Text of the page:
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Arthritis – what is it and how to treat your pet

Find out how you can reduce the likelihood of your pet developing it, along with some tips on caring for a dog or cat with arthritis.

Arthritis is one of the most common disease affecting pets today. This is partly because our pets are living longer, but also because many of them are obese, which is putting excessive strain on their joints.

I’m going to tell you a bit more about arthritis, how you can reduce the likelihood of your pet developing it and give you some tips on caring for a dog or cat with arthritis.
 

What is arthritis?

Arthritis is an inflammation of one or more joints, characterised by joint pain and stiffness. It can develop for a number of reasons.
  • Certain dog breeds – such as Labradors, Retrievers, German Shepherds and other larger breeds – are more prone to developing arthritis. As well as being larger, they have a higher tendency to develop congenital joint diseases such as osteochondrosis or hip and elbow dysplasia, which all inevitably lead to arthritis in later years.
  • Your pet has a higher chance of developing arthritis if it sustains an injury, particularly if it involves the joint.
  • Chasing balls or sticks constantly can put excessive strain on joints, which can leave your dog predisposed to arthritis.
  • Arthritis can occasionally develop as the result of a joint infection. This is common in cats that have been bitten on a joint by another animal when fighting or hunting.
  • Obesity is a major factor – if your pet is overweight, the increased strain on their joints can lead to arthritis.
  • Very occasionally, pets will develop arthritis as a consequence of immune mediated diseases. This tends to affect younger animals, and is similar to rheumatoid arthritis in humans.

Can I stop arthritis from developing?

You can’t prevent arthritis from developing, but you can do a few things to help reduce its severity and slow down its progression.
 

Don’t let your pet become obese

Make sure your pet is the correct weight. You should be able to feel their ribs, but not see them, and your pet should always have a waist. If you’re unsure, pop into your local vets – most offer free weight checks, and can help advise on weight loss if needed.
 

Avoid repetitive exercise

Ball throwing, whilst lots of fun, can cause joint strain if done too often and for too long. Limit ball throwing to two 20-minute sessions. When you’re not playing with the ball, hide it so your dog doesn’t obsess over it.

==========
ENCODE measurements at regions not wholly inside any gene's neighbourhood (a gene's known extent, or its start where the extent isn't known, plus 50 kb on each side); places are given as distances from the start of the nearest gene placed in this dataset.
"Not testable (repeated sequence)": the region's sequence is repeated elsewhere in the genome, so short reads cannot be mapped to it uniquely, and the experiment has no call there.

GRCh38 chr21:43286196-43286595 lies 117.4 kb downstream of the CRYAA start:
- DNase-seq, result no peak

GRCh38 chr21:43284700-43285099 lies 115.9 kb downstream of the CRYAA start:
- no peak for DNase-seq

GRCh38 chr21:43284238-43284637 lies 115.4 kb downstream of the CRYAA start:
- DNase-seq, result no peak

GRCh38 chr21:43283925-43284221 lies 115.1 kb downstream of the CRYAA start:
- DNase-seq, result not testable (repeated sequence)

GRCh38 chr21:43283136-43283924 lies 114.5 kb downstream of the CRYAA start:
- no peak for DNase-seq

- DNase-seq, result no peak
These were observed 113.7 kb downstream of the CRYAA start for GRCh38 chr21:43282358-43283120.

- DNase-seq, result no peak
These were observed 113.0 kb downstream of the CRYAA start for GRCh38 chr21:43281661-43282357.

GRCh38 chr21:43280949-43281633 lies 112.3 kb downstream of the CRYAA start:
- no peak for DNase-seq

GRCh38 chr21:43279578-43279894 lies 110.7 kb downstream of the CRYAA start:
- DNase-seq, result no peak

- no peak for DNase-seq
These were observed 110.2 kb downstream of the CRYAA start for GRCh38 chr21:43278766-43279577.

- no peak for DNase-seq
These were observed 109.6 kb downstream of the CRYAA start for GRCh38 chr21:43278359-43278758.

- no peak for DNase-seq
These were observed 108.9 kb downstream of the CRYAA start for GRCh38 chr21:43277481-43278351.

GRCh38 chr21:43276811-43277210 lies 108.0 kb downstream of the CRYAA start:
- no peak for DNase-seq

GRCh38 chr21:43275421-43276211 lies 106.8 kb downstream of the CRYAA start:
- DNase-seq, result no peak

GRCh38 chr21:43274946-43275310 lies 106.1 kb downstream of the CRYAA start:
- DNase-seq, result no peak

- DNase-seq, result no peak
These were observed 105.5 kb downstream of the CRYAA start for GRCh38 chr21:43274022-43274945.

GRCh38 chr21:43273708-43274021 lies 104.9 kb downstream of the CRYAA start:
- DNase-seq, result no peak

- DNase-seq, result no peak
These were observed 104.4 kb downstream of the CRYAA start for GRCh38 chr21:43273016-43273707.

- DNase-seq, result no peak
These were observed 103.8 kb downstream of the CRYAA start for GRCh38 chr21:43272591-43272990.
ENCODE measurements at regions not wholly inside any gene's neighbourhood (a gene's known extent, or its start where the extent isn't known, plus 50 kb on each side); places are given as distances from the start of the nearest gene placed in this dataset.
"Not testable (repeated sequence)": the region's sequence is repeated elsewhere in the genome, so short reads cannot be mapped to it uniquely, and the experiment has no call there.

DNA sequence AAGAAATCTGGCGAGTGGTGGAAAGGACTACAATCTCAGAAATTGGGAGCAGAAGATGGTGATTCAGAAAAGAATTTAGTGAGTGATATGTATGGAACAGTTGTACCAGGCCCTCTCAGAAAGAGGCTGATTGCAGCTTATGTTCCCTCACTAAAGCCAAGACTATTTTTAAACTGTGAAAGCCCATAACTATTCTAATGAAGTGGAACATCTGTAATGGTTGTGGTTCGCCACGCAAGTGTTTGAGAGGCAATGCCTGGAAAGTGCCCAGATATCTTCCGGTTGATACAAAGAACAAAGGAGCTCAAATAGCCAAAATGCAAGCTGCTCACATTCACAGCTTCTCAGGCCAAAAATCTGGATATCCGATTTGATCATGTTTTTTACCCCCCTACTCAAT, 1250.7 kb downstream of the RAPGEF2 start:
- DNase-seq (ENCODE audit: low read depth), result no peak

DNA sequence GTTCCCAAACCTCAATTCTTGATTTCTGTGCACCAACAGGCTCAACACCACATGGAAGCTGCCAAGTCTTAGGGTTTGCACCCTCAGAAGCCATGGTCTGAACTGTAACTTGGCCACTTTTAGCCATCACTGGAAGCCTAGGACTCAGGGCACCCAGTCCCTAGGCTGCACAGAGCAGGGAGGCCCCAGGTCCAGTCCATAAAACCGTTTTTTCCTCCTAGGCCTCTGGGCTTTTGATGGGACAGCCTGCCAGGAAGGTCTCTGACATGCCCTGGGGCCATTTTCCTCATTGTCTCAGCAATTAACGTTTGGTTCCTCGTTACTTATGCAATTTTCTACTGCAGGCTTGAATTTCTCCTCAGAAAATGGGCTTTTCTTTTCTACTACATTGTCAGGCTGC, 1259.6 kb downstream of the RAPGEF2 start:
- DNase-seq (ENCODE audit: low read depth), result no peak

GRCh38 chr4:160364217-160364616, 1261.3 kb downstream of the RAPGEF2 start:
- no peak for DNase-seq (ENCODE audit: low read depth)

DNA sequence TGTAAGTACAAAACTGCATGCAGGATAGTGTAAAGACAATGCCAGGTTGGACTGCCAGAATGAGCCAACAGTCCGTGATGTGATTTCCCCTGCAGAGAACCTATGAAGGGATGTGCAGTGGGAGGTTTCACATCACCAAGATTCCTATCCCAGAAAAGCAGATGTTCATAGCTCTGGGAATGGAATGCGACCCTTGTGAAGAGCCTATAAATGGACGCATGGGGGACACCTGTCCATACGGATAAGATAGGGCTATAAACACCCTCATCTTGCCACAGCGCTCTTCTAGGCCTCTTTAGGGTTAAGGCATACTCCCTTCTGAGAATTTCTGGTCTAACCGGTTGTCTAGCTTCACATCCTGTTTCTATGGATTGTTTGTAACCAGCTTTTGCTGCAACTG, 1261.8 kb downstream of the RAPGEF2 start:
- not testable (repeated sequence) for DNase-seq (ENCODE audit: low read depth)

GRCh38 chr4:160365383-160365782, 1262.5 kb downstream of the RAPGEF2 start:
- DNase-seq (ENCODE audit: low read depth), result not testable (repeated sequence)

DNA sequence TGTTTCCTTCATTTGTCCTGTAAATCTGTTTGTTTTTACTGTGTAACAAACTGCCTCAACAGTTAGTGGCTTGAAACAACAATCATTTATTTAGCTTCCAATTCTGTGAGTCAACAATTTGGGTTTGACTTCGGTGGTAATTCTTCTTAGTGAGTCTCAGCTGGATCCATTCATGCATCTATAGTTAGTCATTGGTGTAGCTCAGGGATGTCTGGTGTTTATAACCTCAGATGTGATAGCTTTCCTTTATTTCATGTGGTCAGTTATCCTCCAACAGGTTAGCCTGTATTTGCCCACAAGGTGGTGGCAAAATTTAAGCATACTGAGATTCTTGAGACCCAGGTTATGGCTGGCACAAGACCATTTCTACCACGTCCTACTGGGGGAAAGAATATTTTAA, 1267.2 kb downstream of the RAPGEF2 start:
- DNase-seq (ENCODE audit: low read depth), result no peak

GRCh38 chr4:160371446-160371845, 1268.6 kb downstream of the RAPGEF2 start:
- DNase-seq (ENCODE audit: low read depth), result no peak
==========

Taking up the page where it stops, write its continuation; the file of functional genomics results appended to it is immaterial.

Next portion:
Go swimming

Swimming is a great way for dogs to exercise without straining their joints. Take care to dry them thoroughly so they don’t get cold, and make sure they can get in and out of the water easily. There are also lots of pet hydrotherapy centres across the UK if there’s nowhere suitable outdoors. 




Try a supplement

Glucosamine and chondroitin joint supplements for cats and dogs can really help improve joint health. Make sure you use one specifically designed for your pet, such as Seraquin or Synoquin EFA.
 

My pet has arthritis – how can I help them?

Although there is no cure for arthritis, there are lots of treatment options for cats and dogs, as well as lifestyle changes you can make.
 

Make sure they are the correct weight

Being overweight will only put more strain on your pet’s joints and cause more problems down the line.
 

Exercise little and often

Four 10-minute walks are better than two 20-minute walks. This prevents straining the joints too much.
 

Give them a massage

A massage in the morning or after your pet has been sleeping can get the circulation going and ease stiffness. Heat pads can also help with your dog’s mobility. 
 

Give them Yumove

Yumove is the only neutraceutical that has been clinically tested and proven to significantly reduce pain in dogs with arthritis. It also comes as a joint aid for cats.
 

Speak to your vet

Your vet can prescribe some stronger painkillers if needed, or an anti-inflammatory drug such as metacam or loxicom.
 

Try acupuncture

This can reduce pain and swelling in the affected areas. Visit the Association of British Veterinary Acupuncturists to find a registered therapist in your area.